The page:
Linda also smokes... which I have never done. First off, Linda, you are selfish... every $7 you spend on a pack is $7 of healthy food you are stealing from your poor children. She whines, "I smoke. It's expensive. It's also the best option. You see, I am always, always exhausted. It's a stimulant." I might excuse that ridiculous option if it were not for your children you are stealing from... as well as chancing taking their mother from as she dies of self-induced lung cancer.

Linda is raising children with the most self-defeatist attitude I can even imagine: "I make a lot of poor financial decisions. None of them matter, in the long term. I will never not be poor..."

Bullshit, Linda. You know what... I had every excuse of a shitty childhood of poverty and abuse that I could have started popping out babies with multiple baby daddies at age 15. Living on welfare. Sitting on my ass watching Jerry Springer while smoking my stimulating cigarettes.

But, I CHOSE not to be financially poor (or poor in any other manner, for that matter). I CHOSE a father for my 3 children who would be an amazing provider and daddy. (Even though our first child was unplanned... I knew that I was with a man who was a good man, a good person and this, in turn, reflects in him being a great father. All of these women who want to degrade the father of your babies, what does that say for you in laying down with these less-than-stellar men???)

I was a poor person whose good decisions make perfect sense. And how dare you, Linda, give other poor people a reason to stay helpless. How dare you give them excuses to raise their children in generational hopelessness and poverty.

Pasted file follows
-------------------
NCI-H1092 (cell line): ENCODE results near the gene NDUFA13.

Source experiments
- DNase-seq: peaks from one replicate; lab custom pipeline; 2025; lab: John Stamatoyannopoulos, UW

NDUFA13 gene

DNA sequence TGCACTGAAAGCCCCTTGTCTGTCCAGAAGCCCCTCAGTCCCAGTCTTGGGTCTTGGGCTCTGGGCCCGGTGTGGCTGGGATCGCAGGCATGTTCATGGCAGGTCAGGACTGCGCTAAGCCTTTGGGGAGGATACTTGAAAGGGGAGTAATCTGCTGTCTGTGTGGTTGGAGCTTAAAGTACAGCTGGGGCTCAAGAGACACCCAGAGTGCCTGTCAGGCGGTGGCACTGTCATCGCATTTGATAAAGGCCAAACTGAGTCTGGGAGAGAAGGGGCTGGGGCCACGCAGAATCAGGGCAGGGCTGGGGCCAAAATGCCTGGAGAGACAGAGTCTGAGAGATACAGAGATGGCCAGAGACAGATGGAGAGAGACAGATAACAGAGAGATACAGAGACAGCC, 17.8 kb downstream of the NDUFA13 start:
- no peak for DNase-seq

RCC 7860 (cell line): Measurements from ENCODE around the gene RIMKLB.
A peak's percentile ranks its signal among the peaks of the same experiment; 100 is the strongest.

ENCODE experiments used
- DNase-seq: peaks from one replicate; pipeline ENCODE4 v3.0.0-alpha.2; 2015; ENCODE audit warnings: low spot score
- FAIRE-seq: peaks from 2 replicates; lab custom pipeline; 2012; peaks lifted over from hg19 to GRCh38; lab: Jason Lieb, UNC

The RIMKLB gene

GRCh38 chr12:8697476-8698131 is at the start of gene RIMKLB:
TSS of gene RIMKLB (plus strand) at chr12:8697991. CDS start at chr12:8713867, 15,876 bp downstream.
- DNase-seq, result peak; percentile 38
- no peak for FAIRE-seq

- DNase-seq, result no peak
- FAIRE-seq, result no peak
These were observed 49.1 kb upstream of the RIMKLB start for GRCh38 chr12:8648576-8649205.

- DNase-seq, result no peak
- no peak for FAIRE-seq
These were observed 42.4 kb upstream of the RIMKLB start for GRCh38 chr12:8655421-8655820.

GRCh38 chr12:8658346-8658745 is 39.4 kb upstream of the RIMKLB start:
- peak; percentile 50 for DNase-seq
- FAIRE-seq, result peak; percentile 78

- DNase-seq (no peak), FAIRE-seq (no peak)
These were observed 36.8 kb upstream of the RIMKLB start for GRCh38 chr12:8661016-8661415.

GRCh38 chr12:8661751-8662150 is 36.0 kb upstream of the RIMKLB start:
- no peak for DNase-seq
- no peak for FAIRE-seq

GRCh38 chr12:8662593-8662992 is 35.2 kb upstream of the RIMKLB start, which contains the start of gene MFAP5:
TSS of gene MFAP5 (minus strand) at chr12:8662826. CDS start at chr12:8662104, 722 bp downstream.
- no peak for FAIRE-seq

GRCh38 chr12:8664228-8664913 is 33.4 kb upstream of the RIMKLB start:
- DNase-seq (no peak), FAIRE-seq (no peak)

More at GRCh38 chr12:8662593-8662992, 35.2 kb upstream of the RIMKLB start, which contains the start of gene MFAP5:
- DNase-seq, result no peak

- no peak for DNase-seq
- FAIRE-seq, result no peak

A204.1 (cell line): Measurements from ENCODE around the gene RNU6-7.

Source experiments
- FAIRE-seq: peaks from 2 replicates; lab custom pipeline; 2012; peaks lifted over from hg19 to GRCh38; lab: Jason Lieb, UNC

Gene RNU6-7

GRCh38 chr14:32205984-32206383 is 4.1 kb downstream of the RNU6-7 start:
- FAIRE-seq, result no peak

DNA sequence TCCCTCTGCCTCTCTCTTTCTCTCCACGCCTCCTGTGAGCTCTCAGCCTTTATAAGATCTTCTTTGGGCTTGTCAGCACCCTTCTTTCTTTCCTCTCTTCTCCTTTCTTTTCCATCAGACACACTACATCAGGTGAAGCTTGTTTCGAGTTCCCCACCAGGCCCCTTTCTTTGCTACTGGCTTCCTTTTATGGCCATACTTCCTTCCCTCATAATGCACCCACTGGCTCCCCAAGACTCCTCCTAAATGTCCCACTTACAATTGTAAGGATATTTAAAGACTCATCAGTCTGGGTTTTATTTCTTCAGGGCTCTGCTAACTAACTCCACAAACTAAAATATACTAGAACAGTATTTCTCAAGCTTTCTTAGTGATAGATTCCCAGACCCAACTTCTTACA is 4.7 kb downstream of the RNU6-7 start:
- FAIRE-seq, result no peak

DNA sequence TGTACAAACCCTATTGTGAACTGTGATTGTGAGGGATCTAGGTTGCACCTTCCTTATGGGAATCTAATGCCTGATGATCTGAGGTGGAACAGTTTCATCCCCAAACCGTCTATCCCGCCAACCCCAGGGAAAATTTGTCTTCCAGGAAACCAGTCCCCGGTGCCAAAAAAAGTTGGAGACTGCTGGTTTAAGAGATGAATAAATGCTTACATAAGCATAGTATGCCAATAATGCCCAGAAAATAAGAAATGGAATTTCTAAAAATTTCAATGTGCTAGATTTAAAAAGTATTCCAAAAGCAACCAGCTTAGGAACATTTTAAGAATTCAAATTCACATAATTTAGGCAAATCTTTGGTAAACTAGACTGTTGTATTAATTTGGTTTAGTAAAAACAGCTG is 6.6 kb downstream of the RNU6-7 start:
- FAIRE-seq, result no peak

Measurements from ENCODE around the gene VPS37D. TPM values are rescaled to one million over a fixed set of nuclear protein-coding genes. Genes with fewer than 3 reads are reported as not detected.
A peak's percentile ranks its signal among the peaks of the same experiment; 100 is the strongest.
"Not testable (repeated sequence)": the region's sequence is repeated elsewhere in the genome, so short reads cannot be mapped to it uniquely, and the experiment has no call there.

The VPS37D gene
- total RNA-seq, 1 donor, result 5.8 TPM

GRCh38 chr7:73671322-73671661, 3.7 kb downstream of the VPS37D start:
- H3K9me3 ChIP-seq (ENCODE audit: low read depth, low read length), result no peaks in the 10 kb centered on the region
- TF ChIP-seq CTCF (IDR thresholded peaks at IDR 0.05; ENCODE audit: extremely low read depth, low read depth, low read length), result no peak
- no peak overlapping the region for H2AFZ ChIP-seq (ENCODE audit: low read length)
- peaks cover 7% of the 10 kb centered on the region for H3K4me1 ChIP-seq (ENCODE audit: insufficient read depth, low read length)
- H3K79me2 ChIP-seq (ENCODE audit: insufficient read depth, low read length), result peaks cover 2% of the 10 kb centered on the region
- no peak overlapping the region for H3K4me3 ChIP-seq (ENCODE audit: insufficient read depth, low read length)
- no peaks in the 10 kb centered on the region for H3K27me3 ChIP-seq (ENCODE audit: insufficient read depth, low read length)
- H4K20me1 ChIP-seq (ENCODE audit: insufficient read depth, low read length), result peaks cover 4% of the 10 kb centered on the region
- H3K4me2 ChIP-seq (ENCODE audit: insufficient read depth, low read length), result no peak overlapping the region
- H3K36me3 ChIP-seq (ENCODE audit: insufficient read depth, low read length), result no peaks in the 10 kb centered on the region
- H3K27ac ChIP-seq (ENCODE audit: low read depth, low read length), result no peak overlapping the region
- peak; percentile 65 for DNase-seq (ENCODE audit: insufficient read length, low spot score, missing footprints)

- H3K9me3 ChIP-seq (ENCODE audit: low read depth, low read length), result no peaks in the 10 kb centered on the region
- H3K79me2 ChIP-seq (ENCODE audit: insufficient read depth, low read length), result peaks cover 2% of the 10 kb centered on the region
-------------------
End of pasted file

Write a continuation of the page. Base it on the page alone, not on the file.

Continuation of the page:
I am here to tell them that you can make good choices... great choices. You can choose to work hard and pull yourself out. You can choose to provide an amazing life and sense of hope for your own children.

Shame on you, Linda.


  1. Well written- I agree with what you say above. I thought I might just point out that apparently Linda Tirado is not actually poor and did not write that article from her own experiences but rather from 'observations' of other people. Basically it is just a piece of fiction. Perhaps see this article to explain more:

    1. I did see that... but I would still disagree with her "observations" I guess.

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  3. Great post Michelle. As you know, we also grew up without too much and it has been a great motivation to build a better life for my family with careful planning and dedication. While I might be a bit more materialistic than you are, we spend a lot less than we earn and try to teach our children to appreciate the people in our lives more than the things we own or covet. (We recently helped buy a mobile home for my wife's aunt and her daughter and during the process Camden suggested we convert his toy room into an apartment for them! Crazy idea, but I loved his generosity and selflessness.)

    One of the biggest frustrations I have is watching people close to me make their situations worse through a pattern of poor choices and obliviousness, both in terms of lifestyle and financial planning. When relatives are facing bankruptcy and need to borrow money it is tempting to point out that they have bought 4 new cars in the time that I've been driving the same used car with 200K miles on it that I paid only $4400 for!

    Anyway, you're doing things right and I love reading what you write because it helps remind me what really matters. Hopefully you and the girls can get to Kittery this spring to visit our animals and dip your toes in the ocean!